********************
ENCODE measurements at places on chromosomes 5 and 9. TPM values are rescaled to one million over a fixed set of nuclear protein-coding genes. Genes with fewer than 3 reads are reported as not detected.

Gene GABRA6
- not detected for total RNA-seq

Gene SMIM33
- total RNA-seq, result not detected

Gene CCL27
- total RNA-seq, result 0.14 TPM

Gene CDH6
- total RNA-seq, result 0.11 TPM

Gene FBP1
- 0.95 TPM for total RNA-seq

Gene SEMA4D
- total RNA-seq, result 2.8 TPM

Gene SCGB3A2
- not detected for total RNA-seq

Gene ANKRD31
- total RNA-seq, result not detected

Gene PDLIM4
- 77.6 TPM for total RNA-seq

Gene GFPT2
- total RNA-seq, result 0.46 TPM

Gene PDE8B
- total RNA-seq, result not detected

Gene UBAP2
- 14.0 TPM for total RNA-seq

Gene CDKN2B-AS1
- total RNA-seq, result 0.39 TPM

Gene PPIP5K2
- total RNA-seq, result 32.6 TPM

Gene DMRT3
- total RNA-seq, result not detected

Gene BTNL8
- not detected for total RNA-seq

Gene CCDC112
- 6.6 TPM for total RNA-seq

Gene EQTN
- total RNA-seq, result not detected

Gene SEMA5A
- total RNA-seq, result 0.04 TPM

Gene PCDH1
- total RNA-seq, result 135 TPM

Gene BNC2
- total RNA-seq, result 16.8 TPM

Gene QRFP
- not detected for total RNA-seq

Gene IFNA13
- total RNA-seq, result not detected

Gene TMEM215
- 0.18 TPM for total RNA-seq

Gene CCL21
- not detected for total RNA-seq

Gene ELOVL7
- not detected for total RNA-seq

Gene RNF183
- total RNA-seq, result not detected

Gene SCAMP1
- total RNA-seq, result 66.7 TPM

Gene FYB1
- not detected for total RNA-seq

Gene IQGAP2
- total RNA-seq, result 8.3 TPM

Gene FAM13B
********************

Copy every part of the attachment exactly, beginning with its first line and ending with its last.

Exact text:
ENCODE measurements at places on chromosomes 5 and 9. TPM values are rescaled to one million over a fixed set of nuclear protein-coding genes. Genes with fewer than 3 reads are reported as not detected.

Gene GABRA6
- not detected for total RNA-seq

Gene SMIM33
- total RNA-seq, result not detected

Gene CCL27
- total RNA-seq, result 0.14 TPM

Gene CDH6
- total RNA-seq, result 0.11 TPM

Gene FBP1
- 0.95 TPM for total RNA-seq

Gene SEMA4D
- total RNA-seq, result 2.8 TPM

Gene SCGB3A2
- not detected for total RNA-seq

Gene ANKRD31
- total RNA-seq, result not detected

Gene PDLIM4
- 77.6 TPM for total RNA-seq

Gene GFPT2
- total RNA-seq, result 0.46 TPM

Gene PDE8B
- total RNA-seq, result not detected

Gene UBAP2
- 14.0 TPM for total RNA-seq

Gene CDKN2B-AS1
- total RNA-seq, result 0.39 TPM

Gene PPIP5K2
- total RNA-seq, result 32.6 TPM

Gene DMRT3
- total RNA-seq, result not detected

Gene BTNL8
- not detected for total RNA-seq

Gene CCDC112
- 6.6 TPM for total RNA-seq

Gene EQTN
- total RNA-seq, result not detected

Gene SEMA5A
- total RNA-seq, result 0.04 TPM

Gene PCDH1
- total RNA-seq, result 135 TPM

Gene BNC2
- total RNA-seq, result 16.8 TPM

Gene QRFP
- not detected for total RNA-seq

Gene IFNA13
- total RNA-seq, result not detected

Gene TMEM215
- 0.18 TPM for total RNA-seq

Gene CCL21
- not detected for total RNA-seq

Gene ELOVL7
- not detected for total RNA-seq

Gene RNF183
- total RNA-seq, result not detected

Gene SCAMP1
- total RNA-seq, result 66.7 TPM

Gene FYB1
- not detected for total RNA-seq

Gene IQGAP2
- total RNA-seq, result 8.3 TPM

Gene FAM13B